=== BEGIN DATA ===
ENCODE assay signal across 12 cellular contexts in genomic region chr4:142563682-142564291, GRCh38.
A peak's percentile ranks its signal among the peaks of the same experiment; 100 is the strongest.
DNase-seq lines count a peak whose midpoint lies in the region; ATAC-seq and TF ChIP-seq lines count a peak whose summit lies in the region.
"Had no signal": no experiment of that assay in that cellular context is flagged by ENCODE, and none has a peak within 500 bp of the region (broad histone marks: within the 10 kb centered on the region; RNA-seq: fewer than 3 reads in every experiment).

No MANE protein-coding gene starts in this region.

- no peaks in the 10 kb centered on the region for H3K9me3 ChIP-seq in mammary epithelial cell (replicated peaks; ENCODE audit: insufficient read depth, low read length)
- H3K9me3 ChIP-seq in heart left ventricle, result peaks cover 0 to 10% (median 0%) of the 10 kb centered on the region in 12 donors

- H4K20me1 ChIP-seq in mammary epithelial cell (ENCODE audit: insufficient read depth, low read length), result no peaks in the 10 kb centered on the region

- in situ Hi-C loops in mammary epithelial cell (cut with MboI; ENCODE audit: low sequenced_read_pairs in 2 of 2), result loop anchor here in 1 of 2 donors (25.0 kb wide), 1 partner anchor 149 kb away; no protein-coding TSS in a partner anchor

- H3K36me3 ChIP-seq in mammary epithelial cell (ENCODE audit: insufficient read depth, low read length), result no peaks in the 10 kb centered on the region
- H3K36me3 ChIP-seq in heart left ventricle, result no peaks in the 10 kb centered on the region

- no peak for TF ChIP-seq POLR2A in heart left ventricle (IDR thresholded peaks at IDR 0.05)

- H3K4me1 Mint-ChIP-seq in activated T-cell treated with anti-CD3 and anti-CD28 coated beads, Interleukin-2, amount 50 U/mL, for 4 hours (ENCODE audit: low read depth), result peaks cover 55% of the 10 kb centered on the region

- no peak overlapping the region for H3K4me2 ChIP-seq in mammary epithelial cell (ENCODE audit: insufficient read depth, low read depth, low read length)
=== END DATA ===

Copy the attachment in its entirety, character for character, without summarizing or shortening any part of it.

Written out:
ENCODE assay signal across 12 cellular contexts in genomic region chr4:142563682-142564291, GRCh38.
A peak's percentile ranks its signal among the peaks of the same experiment; 100 is the strongest.
DNase-seq lines count a peak whose midpoint lies in the region; ATAC-seq and TF ChIP-seq lines count a peak whose summit lies in the region.
"Had no signal": no experiment of that assay in that cellular context is flagged by ENCODE, and none has a peak within 500 bp of the region (broad histone marks: within the 10 kb centered on the region; RNA-seq: fewer than 3 reads in every experiment).

No MANE protein-coding gene starts in this region.

- no peaks in the 10 kb centered on the region for H3K9me3 ChIP-seq in mammary epithelial cell (replicated peaks; ENCODE audit: insufficient read depth, low read length)
- H3K9me3 ChIP-seq in heart left ventricle, result peaks cover 0 to 10% (median 0%) of the 10 kb centered on the region in 12 donors

- H4K20me1 ChIP-seq in mammary epithelial cell (ENCODE audit: insufficient read depth, low read length), result no peaks in the 10 kb centered on the region

- in situ Hi-C loops in mammary epithelial cell (cut with MboI; ENCODE audit: low sequenced_read_pairs in 2 of 2), result loop anchor here in 1 of 2 donors (25.0 kb wide), 1 partner anchor 149 kb away; no protein-coding TSS in a partner anchor

- H3K36me3 ChIP-seq in mammary epithelial cell (ENCODE audit: insufficient read depth, low read length), result no peaks in the 10 kb centered on the region
- H3K36me3 ChIP-seq in heart left ventricle, result no peaks in the 10 kb centered on the region

- no peak for TF ChIP-seq POLR2A in heart left ventricle (IDR thresholded peaks at IDR 0.05)

- H3K4me1 Mint-ChIP-seq in activated T-cell treated with anti-CD3 and anti-CD28 coated beads, Interleukin-2, amount 50 U/mL, for 4 hours (ENCODE audit: low read depth), result peaks cover 55% of the 10 kb centered on the region

- no peak overlapping the region for H3K4me2 ChIP-seq in mammary epithelial cell (ENCODE audit: insufficient read depth, low read depth, low read length)